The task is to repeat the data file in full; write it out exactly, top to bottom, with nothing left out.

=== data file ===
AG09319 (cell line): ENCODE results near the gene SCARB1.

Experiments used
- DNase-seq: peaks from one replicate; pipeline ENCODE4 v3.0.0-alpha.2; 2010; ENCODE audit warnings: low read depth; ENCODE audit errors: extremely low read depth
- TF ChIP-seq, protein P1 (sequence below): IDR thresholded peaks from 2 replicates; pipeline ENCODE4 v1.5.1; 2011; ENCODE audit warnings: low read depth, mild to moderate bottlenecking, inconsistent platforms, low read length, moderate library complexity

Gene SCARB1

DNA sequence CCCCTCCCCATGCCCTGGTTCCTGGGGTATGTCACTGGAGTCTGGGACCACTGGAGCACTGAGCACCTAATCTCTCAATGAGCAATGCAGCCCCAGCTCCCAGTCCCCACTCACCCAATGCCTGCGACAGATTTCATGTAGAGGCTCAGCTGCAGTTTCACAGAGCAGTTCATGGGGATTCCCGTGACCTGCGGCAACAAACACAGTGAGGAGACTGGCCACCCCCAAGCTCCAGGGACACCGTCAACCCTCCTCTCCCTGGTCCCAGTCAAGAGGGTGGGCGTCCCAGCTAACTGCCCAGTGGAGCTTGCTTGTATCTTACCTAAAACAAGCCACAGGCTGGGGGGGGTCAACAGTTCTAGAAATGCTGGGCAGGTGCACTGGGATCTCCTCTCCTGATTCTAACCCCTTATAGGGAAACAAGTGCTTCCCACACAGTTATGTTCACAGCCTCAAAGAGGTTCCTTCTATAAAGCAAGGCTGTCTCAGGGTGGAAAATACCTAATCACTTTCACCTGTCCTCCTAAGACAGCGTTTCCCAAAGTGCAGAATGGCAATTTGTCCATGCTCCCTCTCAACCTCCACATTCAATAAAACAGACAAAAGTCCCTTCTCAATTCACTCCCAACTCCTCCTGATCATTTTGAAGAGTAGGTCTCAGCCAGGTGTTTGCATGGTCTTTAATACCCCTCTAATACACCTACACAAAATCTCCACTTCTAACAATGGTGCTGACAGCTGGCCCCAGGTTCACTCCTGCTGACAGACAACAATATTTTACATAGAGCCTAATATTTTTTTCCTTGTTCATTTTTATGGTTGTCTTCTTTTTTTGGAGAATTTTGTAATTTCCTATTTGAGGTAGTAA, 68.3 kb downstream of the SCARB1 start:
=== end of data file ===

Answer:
AG09319 (cell line): ENCODE results near the gene SCARB1.

Experiments used
- DNase-seq: peaks from one replicate; pipeline ENCODE4 v3.0.0-alpha.2; 2010; ENCODE audit warnings: low read depth; ENCODE audit errors: extremely low read depth
- TF ChIP-seq, protein P1 (sequence below): IDR thresholded peaks from 2 replicates; pipeline ENCODE4 v1.5.1; 2011; ENCODE audit warnings: low read depth, mild to moderate bottlenecking, inconsistent platforms, low read length, moderate library complexity

Gene SCARB1

DNA sequence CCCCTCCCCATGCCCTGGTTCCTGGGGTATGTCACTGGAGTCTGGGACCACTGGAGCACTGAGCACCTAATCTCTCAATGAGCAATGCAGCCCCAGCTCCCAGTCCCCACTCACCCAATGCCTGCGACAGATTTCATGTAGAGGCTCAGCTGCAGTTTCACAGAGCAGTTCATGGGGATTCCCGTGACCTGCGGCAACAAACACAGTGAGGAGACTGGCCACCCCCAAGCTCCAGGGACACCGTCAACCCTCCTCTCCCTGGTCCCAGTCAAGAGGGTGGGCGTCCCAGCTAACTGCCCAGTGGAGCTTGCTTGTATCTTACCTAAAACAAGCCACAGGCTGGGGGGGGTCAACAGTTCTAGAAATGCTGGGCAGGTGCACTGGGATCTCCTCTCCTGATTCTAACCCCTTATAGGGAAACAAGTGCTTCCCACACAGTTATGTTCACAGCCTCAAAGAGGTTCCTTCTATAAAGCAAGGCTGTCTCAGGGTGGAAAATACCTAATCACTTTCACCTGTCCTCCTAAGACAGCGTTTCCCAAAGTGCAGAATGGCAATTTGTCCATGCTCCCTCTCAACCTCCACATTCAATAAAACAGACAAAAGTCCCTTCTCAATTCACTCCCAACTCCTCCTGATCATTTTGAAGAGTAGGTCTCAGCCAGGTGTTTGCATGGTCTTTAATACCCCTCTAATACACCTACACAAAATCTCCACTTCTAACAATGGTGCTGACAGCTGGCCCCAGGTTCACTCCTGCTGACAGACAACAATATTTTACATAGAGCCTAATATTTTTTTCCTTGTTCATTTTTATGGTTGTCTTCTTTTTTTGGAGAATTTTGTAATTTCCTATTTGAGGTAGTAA, 68.3 kb downstream of the SCARB1 start: